So when looking for an inmate to correspond with - which by the way, I still do think is an extremely worthy cause and can be highly rewarding for both parties - I think it is worth asking yourself whether the ethics of the website parading these inmates like a beauty pageant is really what you want to subscribe to or be associated with. If you care about the concept of helping those who are unable to help themselves, perhaps one of the free services would be more appropriate. Like Lost Vault.


  1. Hi Silva, I was just reading your interesting blog post.
    I also just sent some applications to DaBeau, because some of his friends are interested in placing an ad on WAP. I printed them out from WAP.
    I'm just wondering when you say that the ads are submitted electronically, how does this happen? I thought that they would fill out the application with all the relevant detail, and their 250 words for the ad, and send it by regular mail to WAP with their cheque?
    I'm enjoying your blog; you always have interesting things to share.
    Have a great day :)

  2. Hi there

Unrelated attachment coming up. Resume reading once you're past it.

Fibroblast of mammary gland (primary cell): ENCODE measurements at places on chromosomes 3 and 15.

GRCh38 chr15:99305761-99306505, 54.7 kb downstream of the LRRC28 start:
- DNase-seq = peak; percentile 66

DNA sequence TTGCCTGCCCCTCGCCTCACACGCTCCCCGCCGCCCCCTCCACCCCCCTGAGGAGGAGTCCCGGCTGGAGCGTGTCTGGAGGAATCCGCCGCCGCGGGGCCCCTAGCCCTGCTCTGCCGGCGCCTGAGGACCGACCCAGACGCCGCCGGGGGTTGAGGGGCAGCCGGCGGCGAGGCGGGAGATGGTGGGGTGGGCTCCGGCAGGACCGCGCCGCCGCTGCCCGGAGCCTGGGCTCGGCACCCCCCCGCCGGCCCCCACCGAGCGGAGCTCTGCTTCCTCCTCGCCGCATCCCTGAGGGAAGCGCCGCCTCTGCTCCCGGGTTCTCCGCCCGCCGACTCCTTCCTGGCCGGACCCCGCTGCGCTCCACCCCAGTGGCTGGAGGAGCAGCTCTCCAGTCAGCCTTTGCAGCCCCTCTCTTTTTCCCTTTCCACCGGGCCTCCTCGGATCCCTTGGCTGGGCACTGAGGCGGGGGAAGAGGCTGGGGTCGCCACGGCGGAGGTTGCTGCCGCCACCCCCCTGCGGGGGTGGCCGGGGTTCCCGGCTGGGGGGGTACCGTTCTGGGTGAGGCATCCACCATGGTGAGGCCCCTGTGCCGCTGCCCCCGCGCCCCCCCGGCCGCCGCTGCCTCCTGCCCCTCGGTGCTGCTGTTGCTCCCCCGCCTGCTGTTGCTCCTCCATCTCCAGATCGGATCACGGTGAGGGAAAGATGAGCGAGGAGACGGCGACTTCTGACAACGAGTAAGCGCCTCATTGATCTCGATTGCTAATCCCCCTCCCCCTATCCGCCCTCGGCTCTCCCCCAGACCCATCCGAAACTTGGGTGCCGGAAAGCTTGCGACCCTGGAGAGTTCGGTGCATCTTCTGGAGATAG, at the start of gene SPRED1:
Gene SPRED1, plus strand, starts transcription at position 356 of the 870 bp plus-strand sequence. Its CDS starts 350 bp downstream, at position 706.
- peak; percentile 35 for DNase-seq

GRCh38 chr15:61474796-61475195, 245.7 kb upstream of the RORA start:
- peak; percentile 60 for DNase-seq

The inmates will do that, yes. There is software available these days to scan written forms and upload them to databases, and I would be surprised (although I don't know for sure) if sites like WAP did not make use of this technology. Even if they don't, $40 is a lot for most inmates to spend in one go on something like a penpal ad, and I suspect that they majority are bought/placed by those in the freeworld on behalf of inmates. Those can be completed online.

  3. I see what you mean.
    Yes, 40 dollars is a lot for inmates to come up with, especially when they're either not working or not paid for their work, as happens in Texas.
    Strange how placing ads for free has not become more popular than paying for them. I can't work out why that is. Must have something to do with marketing etc, I imagine.